“One day I get a call from Henry and he says, ‘Black Flag is looking for a bass player,’ and I said, ‘That’s cool.’ … ‘Do you wanna play?’ … it was fine for both of us. But I think there was a moment when it got a little uncomfortable which was when … we had done our first recording and I saw the cover of the SIip It In record, which was, in my opinion, sort of making fun of women or putting women in a certain place, and I suddenly felt like … ‘What am I doing here? I mean, if you guys hate women, why…’ You know what I mean? It wasn’t like, ‘fuck it, how dare you.’ It was like, ‘but if you don’t like girls, why am I here?’ … I felt inadequate because I felt that that reflected how they viewed women..”[7]

The words on the cover may not have been exactly how they viewed women, but the nearsightedness of placing them there was exemplary of the misplaced rage and shock that pokes through the fabric of early punk so often. Beyond Black Flag’s miscalculated gestures, there is the largely inexcusable racial preoccupations of Black Randy (who was white) and who has the nerve to call out James Chance for “stealing [his] act” in the midst of an actual James Brown cover. There was the miscalculated use of the n-word on X’s white flight narrative “Los Angeles.”  There was the characteristically offensive and shitbrained scat intro to FEAR’s “Beef Baloney,” which, like most anything FEAR said or did, amounted to little more than a fart in the wind, not even holding relevance to the song it introduced, a gimmick for the sake of boring provocation. Or there were The Controllers who maybe thought they could get away with their “Do The Uganda” (“I wanna get VD, be real mean/ I wanna be black and look like Idi Amin/ Now do the Uganda”) because of Gaye Austin’s membership in the band, one of the L.A. scene’s only documented black musicians whatsoever.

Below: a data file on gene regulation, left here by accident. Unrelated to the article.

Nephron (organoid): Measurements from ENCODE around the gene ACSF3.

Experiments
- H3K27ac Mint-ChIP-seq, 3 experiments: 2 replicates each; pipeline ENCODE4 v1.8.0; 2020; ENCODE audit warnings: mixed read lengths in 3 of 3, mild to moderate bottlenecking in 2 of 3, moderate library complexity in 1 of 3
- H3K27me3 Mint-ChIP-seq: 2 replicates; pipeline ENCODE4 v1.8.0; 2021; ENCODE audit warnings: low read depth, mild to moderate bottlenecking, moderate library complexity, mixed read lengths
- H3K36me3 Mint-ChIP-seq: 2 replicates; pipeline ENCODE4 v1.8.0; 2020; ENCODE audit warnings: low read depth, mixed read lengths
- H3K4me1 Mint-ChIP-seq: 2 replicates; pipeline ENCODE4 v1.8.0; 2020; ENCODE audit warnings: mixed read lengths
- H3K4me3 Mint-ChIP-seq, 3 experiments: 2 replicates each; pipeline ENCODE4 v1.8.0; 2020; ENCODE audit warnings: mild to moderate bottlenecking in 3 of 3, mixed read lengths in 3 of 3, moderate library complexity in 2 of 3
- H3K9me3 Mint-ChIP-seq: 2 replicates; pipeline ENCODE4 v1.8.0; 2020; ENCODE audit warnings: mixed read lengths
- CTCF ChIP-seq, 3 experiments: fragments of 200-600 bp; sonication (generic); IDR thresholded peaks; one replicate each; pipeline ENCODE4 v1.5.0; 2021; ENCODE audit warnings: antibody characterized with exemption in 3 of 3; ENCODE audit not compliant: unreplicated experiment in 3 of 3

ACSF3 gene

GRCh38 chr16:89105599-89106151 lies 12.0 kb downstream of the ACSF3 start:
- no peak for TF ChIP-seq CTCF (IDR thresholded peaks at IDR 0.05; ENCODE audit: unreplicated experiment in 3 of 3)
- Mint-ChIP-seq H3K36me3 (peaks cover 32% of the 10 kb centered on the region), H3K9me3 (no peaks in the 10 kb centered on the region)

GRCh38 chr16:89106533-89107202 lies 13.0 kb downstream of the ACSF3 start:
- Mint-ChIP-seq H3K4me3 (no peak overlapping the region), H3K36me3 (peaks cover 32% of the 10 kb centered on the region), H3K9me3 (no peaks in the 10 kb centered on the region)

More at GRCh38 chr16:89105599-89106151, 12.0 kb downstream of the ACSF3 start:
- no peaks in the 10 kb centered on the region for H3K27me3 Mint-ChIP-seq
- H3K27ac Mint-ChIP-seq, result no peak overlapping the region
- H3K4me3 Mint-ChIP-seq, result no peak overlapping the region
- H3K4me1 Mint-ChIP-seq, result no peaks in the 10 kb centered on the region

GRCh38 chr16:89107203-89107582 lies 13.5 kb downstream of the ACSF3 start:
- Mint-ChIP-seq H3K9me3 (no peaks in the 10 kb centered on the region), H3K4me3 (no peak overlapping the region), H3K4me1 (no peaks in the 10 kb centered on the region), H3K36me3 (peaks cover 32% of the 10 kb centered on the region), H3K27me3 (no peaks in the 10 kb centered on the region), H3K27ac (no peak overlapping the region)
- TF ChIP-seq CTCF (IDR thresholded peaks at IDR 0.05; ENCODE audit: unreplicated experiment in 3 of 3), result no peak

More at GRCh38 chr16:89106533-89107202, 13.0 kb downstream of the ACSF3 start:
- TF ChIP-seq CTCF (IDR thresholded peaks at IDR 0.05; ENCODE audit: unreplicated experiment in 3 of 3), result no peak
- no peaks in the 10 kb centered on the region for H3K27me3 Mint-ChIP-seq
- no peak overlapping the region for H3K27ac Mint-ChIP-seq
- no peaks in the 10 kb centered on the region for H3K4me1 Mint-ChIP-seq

These glaring problems aside, the hardcore scene serves as a fascinating moment of rapid experimentation that moved a scene of artistic expression to an actual radical divergence of lifestyle. As Dewar states, “not only did these new kids feel welcomed by punk rock, but they felt emboldened to remake it in their own image and to claim the turf as their own. If the whole history of rock ‘n’ roll was to be destroyed, then it might well need to include early punk rock.”[8] Punk became, once again, a social scourge, a threat, its presence immediately visible in public space. Furthermore, it’s sound was once again challenging. These new punks, claiming “the turf as their own,” with their untethered and unschooled intuitive beginnings in music, drew in diverse sets of influence without merely reducing styles via appropriation. Minutemen, Flesh Eaters, and eventually Black Flag, each approached funk and out-jazz with a simple sincerity that was irreducible to imitation or exploitation. CalArts’ Suburban Lawns gave a west coast art school rendition of  reduced new wave aesthetics. This new wave status kept them outside of the L.A. punk canon, but nonetheless, their sole release serves as a brilliant valley-styled reduction of Devo. The Descendents, youngsters on the scene overloaded the Ramones formula—outpacing them in the process—regurgitating a diet of equal parts surf-rock and rah-rah-sis-boom-bah. In their songs they uniformly derided bullies, jocks, parents, and the suburbs. Black Flag, X, Germs, and The Middle Class developed riffs and song forms with a contentedness of dissonance and non-harmonic movement that was unprecedented in rock music, or, at least, in rock music that still managed to sound wonderfully dumb.